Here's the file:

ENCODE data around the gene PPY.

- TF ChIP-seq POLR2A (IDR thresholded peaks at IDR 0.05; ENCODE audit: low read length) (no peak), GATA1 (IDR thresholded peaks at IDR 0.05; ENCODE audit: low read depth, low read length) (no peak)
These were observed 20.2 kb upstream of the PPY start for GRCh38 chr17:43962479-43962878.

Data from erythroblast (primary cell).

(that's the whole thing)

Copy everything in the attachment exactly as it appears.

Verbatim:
ENCODE data around the gene PPY.

- TF ChIP-seq POLR2A (IDR thresholded peaks at IDR 0.05; ENCODE audit: low read length) (no peak), GATA1 (IDR thresholded peaks at IDR 0.05; ENCODE audit: low read depth, low read length) (no peak)
These were observed 20.2 kb upstream of the PPY start for GRCh38 chr17:43962479-43962878.

Data from erythroblast (primary cell).